KSM kindergarten kumu Cathy Honda leads a line of her haumāna to the cafeteria for outdoor snack time. Kumu reinforce social distancing, mask wearing and hand washing throughout the day.
For Cathy Honda, kindegarten kumu at Kamehameha Schools Maui, starting school under the campus’ new hybrid learning model was a welcomed shift from virtual teaching.
“Having them back makes it easier because we can do more with them,” Honda said, as her haumāna mingle – socially distanced – during an outdoor snack time. Wearing Minnie Mouse ears, Honda points to the many interpersonal advantages of face-to-face teaching. “We can do activities and crafts with them. We can move them at different paces according to what they need.”
Honda is among dozens of kumu now teaching under Mauiʻs hybrid learning plan, Ka Hoʻi I Ke Kula. The plan was developed to gradually and systematically bring haumāna back to campus on a part-time basis.
For elementary and middle schools haumāna, this looks like one group of students coming back, while other groups from the grade level continue with distance learning. For high school students, a whole grade level will occupy the campus two days at a time. These measures help keep class sizes small, following State Department of Health guidelines.
KSM Po‘o Kula Dr. Scott Parker said leadership relied on both internal and external COVID-19 data to develop Ka Hoʻi I Ke Kula.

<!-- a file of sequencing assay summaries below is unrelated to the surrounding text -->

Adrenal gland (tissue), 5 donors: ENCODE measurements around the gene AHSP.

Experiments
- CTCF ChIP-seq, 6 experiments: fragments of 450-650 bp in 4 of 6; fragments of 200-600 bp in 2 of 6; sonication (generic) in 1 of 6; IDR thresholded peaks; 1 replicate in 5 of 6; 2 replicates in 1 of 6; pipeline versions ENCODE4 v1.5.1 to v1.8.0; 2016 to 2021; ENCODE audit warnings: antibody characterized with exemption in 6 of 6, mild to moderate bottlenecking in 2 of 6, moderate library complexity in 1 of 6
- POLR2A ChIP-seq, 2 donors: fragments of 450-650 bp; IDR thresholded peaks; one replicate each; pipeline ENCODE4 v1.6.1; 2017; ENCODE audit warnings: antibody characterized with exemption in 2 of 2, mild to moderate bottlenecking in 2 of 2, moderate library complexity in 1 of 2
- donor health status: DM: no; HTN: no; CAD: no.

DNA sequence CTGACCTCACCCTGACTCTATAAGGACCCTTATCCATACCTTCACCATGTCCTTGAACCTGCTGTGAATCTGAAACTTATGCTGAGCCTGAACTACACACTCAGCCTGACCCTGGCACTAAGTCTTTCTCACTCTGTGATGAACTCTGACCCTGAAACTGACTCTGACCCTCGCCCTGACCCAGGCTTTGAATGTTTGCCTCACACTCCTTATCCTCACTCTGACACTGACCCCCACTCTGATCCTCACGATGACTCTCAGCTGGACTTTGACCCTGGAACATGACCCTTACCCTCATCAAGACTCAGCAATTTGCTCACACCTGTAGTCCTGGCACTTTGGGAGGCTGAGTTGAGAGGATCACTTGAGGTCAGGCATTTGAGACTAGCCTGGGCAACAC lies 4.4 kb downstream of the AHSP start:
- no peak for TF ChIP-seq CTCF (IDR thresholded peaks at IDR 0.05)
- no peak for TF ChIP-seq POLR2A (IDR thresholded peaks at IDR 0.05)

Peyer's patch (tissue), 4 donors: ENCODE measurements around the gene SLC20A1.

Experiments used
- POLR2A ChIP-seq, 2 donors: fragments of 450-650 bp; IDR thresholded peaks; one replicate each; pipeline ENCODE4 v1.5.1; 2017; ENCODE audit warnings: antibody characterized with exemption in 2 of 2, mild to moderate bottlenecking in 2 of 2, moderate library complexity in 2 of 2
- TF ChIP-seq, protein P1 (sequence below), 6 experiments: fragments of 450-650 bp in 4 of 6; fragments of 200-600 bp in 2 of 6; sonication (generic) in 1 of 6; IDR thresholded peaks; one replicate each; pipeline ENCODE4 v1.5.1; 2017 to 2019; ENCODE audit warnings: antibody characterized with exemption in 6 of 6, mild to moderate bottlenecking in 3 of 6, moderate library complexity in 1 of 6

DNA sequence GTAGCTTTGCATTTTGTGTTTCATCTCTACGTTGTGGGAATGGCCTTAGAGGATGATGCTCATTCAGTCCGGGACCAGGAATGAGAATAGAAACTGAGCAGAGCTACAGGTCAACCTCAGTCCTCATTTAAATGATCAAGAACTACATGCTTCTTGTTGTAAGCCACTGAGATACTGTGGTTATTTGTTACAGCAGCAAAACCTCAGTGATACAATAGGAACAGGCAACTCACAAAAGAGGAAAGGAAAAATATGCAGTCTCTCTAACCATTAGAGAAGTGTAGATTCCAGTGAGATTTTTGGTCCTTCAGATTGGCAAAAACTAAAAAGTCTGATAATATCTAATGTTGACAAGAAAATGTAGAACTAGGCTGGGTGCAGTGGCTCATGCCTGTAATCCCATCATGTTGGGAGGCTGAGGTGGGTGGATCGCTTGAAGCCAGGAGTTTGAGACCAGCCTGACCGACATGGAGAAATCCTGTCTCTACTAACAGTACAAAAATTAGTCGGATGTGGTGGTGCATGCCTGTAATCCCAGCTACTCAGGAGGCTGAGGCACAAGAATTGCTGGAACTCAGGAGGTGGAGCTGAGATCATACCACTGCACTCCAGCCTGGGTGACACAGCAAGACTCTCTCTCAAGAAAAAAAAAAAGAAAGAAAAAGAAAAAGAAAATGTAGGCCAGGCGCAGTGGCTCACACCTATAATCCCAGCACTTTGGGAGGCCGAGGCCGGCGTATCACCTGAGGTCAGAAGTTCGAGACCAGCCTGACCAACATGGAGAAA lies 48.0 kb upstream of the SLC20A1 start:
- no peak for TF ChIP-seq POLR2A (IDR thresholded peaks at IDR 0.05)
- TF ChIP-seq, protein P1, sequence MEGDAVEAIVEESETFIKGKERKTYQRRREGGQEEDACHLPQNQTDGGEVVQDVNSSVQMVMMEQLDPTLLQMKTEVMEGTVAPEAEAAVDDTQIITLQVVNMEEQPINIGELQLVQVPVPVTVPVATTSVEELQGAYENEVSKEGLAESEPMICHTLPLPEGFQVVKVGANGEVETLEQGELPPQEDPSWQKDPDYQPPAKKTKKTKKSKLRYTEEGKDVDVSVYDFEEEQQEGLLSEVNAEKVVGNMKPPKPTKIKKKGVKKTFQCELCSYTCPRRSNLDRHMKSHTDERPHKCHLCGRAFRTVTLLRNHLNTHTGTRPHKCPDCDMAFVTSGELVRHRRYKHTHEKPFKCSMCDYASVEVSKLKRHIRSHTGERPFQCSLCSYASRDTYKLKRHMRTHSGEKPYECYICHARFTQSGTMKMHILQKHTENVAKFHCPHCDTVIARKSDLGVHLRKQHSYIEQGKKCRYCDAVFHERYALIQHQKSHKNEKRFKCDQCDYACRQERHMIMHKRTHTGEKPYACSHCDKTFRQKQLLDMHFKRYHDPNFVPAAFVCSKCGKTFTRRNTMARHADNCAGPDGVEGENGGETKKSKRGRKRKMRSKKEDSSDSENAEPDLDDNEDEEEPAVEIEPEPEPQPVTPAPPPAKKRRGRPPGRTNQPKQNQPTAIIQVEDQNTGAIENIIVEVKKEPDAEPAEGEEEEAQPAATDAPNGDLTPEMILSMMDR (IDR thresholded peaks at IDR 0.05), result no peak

“I’m glad that we’ve gotten to this point as a community on Maui that we can bring our kids back,” he said. “Hopefully we get to a place where hybird evolves into robust face-to-face at some point. Thatʻs the ultimate goal.”
Kumu recognized that with students back on campus, healthy behaviors needed to be modeled and reinforced. High school Hawaiian language kumu Lōkahi Antonio and other teachers, implemented Lāhui Kapu, a cultural approach to safety protocols on campus.
Antonio, along with kumu Henohea Kāne and Kahu Kalani Wong, hold half-hour sessions with students in which the kapu is introduced.
“It’s not a kapu to fear, it’s a kapu to embrace,” Antonio said. “By wearing my mask and keeping my distance, I show aloha for my friends.”
A range of safety measures are in place on campus, including a daily wellness check-in, a thermal scan upon arrival, mask wearing, social distancing, and frequent disinfecting and cleaning.
High school world history kumu Kevin O’Brien said he’s noticed haumāna trying their best to follow the kapu, including keeping their masks on and maintaining their distance. He’s happy that students are back on campus, albiet in smaller groups.
“Distance learning has been challenging. It’s difficult to teach to a little box on your Zoom screen as compared to face-to-face, obviously,” O’Brien said.
Some students thrive in distance learning. But others need a more traditional classroom environment, he noted.
“I just do better when I’m in the classroom. Some kids, they need to be here. The interpersonal stuff is super important for them at this part of their lives,” he said.
Kumu Nālani Hoewaʻa teaches a hula class of sixth graders while keeping them socially distanced. Sixth graders are split into two groups. While one group attends class on campus, the other group continues distance learning.
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